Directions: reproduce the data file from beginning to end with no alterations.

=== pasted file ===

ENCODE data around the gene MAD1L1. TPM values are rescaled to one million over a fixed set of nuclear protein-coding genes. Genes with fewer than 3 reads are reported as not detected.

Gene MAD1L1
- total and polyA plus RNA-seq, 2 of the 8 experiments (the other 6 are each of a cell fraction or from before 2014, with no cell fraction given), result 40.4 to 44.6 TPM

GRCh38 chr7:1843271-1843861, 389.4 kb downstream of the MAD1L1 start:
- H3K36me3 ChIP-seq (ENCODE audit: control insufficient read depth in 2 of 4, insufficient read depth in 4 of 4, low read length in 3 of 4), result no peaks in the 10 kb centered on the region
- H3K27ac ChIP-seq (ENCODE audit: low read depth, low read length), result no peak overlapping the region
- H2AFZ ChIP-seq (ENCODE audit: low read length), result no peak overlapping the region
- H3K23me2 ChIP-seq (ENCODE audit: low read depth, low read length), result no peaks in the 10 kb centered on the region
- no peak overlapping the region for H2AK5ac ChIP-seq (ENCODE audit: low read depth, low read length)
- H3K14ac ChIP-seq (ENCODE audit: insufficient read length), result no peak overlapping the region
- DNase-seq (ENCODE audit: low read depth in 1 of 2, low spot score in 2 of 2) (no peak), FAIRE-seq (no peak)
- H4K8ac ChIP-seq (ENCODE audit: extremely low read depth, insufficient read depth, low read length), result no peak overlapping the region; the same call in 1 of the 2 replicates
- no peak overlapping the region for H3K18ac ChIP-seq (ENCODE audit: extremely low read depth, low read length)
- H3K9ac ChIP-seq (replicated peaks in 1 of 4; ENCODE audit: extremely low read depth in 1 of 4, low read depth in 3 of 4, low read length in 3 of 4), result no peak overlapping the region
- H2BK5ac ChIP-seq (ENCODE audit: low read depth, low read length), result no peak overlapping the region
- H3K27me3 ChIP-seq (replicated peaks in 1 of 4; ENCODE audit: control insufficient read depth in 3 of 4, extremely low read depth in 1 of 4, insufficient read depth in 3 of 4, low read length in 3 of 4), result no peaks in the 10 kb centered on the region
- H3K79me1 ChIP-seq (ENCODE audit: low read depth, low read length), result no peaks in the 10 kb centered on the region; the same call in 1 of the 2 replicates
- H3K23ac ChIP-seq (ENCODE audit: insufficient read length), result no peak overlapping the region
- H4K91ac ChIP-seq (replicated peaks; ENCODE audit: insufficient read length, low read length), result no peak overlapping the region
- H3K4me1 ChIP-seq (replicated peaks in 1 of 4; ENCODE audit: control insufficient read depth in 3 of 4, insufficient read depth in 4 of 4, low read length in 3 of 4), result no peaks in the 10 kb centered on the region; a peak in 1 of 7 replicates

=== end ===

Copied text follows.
ENCODE data around the gene MAD1L1. TPM values are rescaled to one million over a fixed set of nuclear protein-coding genes. Genes with fewer than 3 reads are reported as not detected.

Gene MAD1L1
- total and polyA plus RNA-seq, 2 of the 8 experiments (the other 6 are each of a cell fraction or from before 2014, with no cell fraction given), result 40.4 to 44.6 TPM

GRCh38 chr7:1843271-1843861, 389.4 kb downstream of the MAD1L1 start:
- H3K36me3 ChIP-seq (ENCODE audit: control insufficient read depth in 2 of 4, insufficient read depth in 4 of 4, low read length in 3 of 4), result no peaks in the 10 kb centered on the region
- H3K27ac ChIP-seq (ENCODE audit: low read depth, low read length), result no peak overlapping the region
- H2AFZ ChIP-seq (ENCODE audit: low read length), result no peak overlapping the region
- H3K23me2 ChIP-seq (ENCODE audit: low read depth, low read length), result no peaks in the 10 kb centered on the region
- no peak overlapping the region for H2AK5ac ChIP-seq (ENCODE audit: low read depth, low read length)
- H3K14ac ChIP-seq (ENCODE audit: insufficient read length), result no peak overlapping the region
- DNase-seq (ENCODE audit: low read depth in 1 of 2, low spot score in 2 of 2) (no peak), FAIRE-seq (no peak)
- H4K8ac ChIP-seq (ENCODE audit: extremely low read depth, insufficient read depth, low read length), result no peak overlapping the region; the same call in 1 of the 2 replicates
- no peak overlapping the region for H3K18ac ChIP-seq (ENCODE audit: extremely low read depth, low read length)
- H3K9ac ChIP-seq (replicated peaks in 1 of 4; ENCODE audit: extremely low read depth in 1 of 4, low read depth in 3 of 4, low read length in 3 of 4), result no peak overlapping the region
- H2BK5ac ChIP-seq (ENCODE audit: low read depth, low read length), result no peak overlapping the region
- H3K27me3 ChIP-seq (replicated peaks in 1 of 4; ENCODE audit: control insufficient read depth in 3 of 4, extremely low read depth in 1 of 4, insufficient read depth in 3 of 4, low read length in 3 of 4), result no peaks in the 10 kb centered on the region
- H3K79me1 ChIP-seq (ENCODE audit: low read depth, low read length), result no peaks in the 10 kb centered on the region; the same call in 1 of the 2 replicates
- H3K23ac ChIP-seq (ENCODE audit: insufficient read length), result no peak overlapping the region
- H4K91ac ChIP-seq (replicated peaks; ENCODE audit: insufficient read length, low read length), result no peak overlapping the region
- H3K4me1 ChIP-seq (replicated peaks in 1 of 4; ENCODE audit: control insufficient read depth in 3 of 4, insufficient read depth in 4 of 4, low read length in 3 of 4), result no peaks in the 10 kb centered on the region; a peak in 1 of 7 replicates